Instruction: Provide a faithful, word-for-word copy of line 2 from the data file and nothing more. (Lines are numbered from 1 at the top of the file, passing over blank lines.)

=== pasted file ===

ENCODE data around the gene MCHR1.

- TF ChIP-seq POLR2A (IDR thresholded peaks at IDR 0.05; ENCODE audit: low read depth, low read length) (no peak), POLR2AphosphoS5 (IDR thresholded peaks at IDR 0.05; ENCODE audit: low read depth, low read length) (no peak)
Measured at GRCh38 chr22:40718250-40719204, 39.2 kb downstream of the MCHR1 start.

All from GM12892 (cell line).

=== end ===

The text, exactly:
- TF ChIP-seq POLR2A (IDR thresholded peaks at IDR 0.05; ENCODE audit: low read depth, low read length) (no peak), POLR2AphosphoS5 (IDR thresholded peaks at IDR 0.05; ENCODE audit: low read depth, low read length) (no peak)